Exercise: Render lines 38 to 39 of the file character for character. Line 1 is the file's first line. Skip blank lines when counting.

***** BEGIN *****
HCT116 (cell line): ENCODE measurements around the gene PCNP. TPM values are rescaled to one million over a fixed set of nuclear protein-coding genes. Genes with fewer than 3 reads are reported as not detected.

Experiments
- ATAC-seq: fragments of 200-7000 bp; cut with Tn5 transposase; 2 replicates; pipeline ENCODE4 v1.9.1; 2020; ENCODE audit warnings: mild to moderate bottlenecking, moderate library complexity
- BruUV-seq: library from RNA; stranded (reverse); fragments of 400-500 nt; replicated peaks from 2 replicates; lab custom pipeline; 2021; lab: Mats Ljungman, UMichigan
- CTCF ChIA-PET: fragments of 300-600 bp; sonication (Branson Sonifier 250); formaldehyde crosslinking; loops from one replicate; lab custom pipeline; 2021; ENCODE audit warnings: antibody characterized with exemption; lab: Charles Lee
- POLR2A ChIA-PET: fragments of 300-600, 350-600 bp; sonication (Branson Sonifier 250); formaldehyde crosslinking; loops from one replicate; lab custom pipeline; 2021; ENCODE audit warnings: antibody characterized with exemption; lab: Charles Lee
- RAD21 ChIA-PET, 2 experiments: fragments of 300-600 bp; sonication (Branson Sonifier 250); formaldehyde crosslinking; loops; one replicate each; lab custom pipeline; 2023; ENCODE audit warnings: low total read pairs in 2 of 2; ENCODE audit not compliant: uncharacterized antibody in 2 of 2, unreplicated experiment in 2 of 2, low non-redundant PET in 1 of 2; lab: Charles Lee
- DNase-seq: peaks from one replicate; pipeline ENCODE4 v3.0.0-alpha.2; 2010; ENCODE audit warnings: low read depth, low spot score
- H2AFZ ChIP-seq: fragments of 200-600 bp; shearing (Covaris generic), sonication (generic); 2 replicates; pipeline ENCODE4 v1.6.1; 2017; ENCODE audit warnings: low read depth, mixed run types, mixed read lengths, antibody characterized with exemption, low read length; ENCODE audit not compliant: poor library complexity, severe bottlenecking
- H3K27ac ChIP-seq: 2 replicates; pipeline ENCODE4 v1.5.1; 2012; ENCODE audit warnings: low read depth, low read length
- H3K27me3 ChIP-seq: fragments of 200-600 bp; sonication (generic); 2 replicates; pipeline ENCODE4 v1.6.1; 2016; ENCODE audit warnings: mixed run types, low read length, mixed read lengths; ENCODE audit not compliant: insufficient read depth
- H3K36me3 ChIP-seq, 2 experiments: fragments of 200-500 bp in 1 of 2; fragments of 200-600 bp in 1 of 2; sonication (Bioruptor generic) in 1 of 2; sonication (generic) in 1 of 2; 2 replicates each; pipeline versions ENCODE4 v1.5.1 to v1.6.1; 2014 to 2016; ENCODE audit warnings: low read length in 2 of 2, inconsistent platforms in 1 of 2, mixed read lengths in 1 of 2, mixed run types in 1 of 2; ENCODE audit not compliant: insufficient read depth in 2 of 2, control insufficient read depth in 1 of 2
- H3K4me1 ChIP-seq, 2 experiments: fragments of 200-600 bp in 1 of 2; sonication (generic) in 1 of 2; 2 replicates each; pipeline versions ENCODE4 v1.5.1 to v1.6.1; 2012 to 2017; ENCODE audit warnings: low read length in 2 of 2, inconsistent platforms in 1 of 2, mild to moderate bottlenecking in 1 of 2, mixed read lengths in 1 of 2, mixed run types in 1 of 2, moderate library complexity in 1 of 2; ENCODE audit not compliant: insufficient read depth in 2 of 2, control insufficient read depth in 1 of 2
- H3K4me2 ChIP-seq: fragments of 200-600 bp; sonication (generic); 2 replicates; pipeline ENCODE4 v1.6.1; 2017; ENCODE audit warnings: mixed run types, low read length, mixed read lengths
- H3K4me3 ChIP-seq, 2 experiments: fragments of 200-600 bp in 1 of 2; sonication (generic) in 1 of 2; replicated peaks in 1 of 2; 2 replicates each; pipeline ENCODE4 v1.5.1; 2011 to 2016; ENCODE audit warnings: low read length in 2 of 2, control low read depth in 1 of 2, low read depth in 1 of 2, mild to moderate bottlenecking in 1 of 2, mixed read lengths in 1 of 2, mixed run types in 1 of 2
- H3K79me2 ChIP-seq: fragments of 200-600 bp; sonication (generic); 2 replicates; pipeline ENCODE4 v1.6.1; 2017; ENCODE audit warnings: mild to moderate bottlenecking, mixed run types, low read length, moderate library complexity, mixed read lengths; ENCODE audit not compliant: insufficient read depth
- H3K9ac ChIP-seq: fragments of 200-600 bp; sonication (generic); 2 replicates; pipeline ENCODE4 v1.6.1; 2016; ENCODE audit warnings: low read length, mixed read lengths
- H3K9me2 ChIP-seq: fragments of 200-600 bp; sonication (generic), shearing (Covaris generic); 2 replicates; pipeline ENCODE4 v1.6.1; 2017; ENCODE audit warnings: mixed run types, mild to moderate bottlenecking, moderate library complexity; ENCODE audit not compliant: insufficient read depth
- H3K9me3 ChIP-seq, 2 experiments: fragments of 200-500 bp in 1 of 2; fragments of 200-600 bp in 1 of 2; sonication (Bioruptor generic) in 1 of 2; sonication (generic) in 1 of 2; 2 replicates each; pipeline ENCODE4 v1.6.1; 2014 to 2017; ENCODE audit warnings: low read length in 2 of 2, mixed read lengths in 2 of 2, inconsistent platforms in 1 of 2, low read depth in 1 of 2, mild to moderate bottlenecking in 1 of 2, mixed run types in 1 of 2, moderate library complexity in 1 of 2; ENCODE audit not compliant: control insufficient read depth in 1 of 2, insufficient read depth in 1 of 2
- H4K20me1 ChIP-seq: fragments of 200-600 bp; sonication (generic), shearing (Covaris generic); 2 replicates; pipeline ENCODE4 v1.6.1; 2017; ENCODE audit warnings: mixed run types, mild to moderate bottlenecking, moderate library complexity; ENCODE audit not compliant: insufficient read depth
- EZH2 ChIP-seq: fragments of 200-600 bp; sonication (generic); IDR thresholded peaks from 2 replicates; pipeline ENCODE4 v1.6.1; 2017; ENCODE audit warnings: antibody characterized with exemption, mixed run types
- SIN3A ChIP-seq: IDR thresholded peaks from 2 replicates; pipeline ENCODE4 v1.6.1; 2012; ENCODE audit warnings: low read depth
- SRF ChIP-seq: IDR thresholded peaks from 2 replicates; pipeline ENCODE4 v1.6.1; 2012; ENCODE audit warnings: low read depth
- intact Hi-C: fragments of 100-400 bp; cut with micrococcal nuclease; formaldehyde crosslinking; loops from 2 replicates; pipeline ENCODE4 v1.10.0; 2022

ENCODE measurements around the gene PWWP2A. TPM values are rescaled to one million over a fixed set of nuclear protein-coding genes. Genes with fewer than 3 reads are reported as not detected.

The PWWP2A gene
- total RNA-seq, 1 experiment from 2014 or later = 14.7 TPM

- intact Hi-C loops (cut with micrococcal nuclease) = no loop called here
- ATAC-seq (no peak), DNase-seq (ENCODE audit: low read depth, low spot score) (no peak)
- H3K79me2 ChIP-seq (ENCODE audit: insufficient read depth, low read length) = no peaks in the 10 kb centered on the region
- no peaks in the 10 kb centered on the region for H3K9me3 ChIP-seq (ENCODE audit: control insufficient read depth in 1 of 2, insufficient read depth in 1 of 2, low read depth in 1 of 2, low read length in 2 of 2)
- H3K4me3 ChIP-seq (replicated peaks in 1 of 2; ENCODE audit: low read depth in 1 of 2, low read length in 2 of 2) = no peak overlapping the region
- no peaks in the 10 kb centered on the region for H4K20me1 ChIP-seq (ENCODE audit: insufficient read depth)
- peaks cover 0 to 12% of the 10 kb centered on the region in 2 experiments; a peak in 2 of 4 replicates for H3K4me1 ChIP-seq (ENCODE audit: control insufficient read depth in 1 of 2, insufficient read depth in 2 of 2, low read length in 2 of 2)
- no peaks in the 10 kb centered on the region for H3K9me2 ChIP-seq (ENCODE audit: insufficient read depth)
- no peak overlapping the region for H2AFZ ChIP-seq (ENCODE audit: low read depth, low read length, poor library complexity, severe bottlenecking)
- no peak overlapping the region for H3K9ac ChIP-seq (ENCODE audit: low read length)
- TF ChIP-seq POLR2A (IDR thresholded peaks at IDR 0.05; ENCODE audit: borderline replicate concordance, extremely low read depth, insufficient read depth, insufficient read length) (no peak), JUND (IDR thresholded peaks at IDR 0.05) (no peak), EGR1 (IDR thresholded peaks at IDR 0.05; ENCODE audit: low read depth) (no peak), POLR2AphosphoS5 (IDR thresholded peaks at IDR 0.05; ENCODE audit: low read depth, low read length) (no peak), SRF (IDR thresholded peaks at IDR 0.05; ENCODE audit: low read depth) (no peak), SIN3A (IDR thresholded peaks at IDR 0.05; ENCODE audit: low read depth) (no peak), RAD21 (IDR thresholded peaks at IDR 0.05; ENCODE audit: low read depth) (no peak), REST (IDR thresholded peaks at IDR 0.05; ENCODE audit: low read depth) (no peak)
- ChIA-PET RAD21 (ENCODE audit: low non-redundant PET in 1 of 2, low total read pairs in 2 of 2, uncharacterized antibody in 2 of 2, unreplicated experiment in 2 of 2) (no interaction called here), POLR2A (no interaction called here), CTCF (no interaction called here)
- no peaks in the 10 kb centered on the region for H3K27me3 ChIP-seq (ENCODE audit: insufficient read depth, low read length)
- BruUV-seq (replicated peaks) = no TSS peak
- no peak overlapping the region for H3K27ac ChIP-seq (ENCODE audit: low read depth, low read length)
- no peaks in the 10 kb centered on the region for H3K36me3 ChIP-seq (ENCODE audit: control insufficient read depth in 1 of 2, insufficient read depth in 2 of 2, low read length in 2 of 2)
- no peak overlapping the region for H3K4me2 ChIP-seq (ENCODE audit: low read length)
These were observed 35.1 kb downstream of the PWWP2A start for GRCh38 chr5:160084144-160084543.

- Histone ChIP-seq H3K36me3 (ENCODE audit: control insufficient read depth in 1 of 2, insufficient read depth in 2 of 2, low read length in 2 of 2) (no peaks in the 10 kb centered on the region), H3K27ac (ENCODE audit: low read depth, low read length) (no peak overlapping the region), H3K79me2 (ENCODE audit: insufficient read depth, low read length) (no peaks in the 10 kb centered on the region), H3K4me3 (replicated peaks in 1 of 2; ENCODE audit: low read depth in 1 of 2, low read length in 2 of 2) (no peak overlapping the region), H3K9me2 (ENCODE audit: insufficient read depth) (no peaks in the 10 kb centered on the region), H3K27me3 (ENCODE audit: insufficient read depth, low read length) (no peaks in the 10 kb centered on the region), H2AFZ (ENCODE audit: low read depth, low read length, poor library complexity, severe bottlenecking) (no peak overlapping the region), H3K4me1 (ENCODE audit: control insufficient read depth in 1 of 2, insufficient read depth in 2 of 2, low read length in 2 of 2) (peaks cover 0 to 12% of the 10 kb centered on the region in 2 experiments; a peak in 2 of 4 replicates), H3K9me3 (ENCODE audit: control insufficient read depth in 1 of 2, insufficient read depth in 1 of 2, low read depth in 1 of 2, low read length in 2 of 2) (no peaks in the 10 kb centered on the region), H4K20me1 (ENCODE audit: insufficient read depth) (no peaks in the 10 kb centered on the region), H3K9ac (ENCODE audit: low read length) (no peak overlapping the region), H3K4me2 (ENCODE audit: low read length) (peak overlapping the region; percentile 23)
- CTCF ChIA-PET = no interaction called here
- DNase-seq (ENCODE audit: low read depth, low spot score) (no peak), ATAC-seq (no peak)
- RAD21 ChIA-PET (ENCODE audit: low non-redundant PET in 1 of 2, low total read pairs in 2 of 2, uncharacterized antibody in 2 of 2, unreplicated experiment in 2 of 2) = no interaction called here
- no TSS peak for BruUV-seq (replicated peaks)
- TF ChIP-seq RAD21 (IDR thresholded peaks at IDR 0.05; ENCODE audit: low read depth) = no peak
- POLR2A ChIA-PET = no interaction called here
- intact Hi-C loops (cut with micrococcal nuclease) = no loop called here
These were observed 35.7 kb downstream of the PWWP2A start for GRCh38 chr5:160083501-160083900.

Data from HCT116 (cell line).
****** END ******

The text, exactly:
- TF ChIP-seq POLR2A (IDR thresholded peaks at IDR 0.05; ENCODE audit: borderline replicate concordance, extremely low read depth, insufficient read depth, insufficient read length) (no peak), JUND (IDR thresholded peaks at IDR 0.05) (no peak), EGR1 (IDR thresholded peaks at IDR 0.05; ENCODE audit: low read depth) (no peak), POLR2AphosphoS5 (IDR thresholded peaks at IDR 0.05; ENCODE audit: low read depth, low read length) (no peak), SRF (IDR thresholded peaks at IDR 0.05; ENCODE audit: low read depth) (no peak), SIN3A (IDR thresholded peaks at IDR 0.05; ENCODE audit: low read depth) (no peak), RAD21 (IDR thresholded peaks at IDR 0.05; ENCODE audit: low read depth) (no peak), REST (IDR thresholded peaks at IDR 0.05; ENCODE audit: low read depth) (no peak)
- ChIA-PET RAD21 (ENCODE audit: low non-redundant PET in 1 of 2, low total read pairs in 2 of 2, uncharacterized antibody in 2 of 2, unreplicated experiment in 2 of 2) (no interaction called here), POLR2A (no interaction called here), CTCF (no interaction called here)